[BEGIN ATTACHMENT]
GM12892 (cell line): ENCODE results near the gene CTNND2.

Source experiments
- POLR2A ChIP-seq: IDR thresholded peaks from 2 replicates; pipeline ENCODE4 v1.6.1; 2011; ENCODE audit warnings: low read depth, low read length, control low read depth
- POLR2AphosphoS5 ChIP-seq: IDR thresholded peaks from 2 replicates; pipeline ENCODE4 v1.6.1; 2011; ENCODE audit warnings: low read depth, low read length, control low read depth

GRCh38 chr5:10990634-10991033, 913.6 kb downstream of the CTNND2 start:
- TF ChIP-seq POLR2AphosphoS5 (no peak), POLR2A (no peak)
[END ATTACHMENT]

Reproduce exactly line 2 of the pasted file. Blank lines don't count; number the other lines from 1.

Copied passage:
Source experiments